Ethel Plimack - Master Knitter
by Susan Fortgang
Many of you who are associated with Sunnyside Gardens knew Ethel Plimack who has had the good fortune to live in Sunnyside well beyond her 100th Birthday. She was an exceptional person of many talents but knitting was something she was able to do with a high degree of mastery.
I lived in Sunnyside on 42nd Street on the corner of Skillman Avenue from the time I was born in 1944 until 1965. My parents lived there until 1979. During much of my youth, I was friends with Janet Plimack, Ethel’s youngest daughter. We knew each other from PS 150, JHS 125, and the Girl Scouts. We also went to neighborhood high schools.
From the time I was very young I enjoyed making things such as weaving potholders, doing horse reins, braiding lanyards, making baskets, and embroidering – an interest of my mother. Many of these activities influenced me to become an artist and affected my artwork throughout my life. As a young teenager, I became focused on knitting. Part of my inspiration came from Janet, who always wore fantastic hand-knit sweaters perfectly made for her by Ethel. Ethel was highly skilled at knitting, a master, and although she did work with patterns, she was able to construct a garment by just knowing the measurements of the lucky person who was to receive her creation.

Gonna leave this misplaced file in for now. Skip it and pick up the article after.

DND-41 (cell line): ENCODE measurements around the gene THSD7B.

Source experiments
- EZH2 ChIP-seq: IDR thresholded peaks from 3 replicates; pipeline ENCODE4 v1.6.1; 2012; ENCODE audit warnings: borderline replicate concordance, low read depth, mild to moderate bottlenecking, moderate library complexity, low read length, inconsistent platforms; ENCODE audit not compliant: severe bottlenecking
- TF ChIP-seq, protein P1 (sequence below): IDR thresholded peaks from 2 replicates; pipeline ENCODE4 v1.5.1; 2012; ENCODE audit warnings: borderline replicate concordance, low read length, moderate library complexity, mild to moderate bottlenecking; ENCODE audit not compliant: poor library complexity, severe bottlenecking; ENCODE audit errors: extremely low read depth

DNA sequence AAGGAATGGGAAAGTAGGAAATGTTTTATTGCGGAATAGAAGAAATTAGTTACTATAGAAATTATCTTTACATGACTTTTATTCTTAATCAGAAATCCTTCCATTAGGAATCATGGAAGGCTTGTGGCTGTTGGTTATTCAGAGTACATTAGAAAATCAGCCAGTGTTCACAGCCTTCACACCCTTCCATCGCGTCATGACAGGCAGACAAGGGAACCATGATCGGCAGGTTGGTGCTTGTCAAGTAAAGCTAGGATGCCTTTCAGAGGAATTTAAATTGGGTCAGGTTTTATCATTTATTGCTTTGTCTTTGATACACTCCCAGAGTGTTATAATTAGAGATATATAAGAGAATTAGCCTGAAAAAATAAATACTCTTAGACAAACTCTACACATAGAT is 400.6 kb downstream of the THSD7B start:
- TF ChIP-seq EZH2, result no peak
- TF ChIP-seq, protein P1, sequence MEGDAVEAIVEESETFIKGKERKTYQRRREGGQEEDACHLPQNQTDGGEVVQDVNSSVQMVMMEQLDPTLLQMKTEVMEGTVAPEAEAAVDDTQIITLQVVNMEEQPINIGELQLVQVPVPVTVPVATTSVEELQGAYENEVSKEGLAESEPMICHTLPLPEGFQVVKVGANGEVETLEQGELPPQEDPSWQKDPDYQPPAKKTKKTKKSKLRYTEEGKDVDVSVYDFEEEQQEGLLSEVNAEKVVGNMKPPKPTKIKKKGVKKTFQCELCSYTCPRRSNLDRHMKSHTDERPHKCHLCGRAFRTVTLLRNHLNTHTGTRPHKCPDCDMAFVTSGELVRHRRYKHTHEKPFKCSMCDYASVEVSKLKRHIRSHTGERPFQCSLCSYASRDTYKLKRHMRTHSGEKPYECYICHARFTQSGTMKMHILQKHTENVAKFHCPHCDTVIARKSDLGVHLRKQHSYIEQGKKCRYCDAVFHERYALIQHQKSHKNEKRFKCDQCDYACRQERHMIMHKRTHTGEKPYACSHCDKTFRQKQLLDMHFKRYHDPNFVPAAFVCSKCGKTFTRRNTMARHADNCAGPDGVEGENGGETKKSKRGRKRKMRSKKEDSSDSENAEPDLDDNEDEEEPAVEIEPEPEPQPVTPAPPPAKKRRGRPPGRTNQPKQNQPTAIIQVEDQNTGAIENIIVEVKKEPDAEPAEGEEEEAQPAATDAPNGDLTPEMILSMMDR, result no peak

Janet and I spent a lot of time together hanging out in the neighborhood and going to the playground on Skillman Ave. At that time, I was determined to make my own sweaters, enjoying the process of choosing the yarn, pattern, and design. I was particularly interested in Irish Fisherman sweaters and chose to make several that included particularly difficult stitches. Janet often invited me over to her house on 46th Street and Ethel became my mentor. Ethel would sit in the dining room surrounded by shopping bags containing the various projects she was working on. She helped me with numerous tasks including learning how to do button holes, how to put a garment together, how to undo a mistake without ripping out too many rows, and how to navigate intricate stiches.
Although my interaction with Ethel was brief in comparison to her long life, her instruction was an important gift to me and I continued to knit sweaters until the late 1980s. I will always value knowing her and remembering her skills some of which she passed on to me.
Ethel with Sylvia 1941
Ethel at 104
I attended PS 150, JHS 125, Long Island City HS, and Queens College before moving to New Haven where I attended the Yale School of Art and Architecture. I am a Professional Artist (painter) and have also had a career in Teaching and Education. I am married to Robert Schecter since 1967 and have lived and worked in our loft on Greene Street since 1972.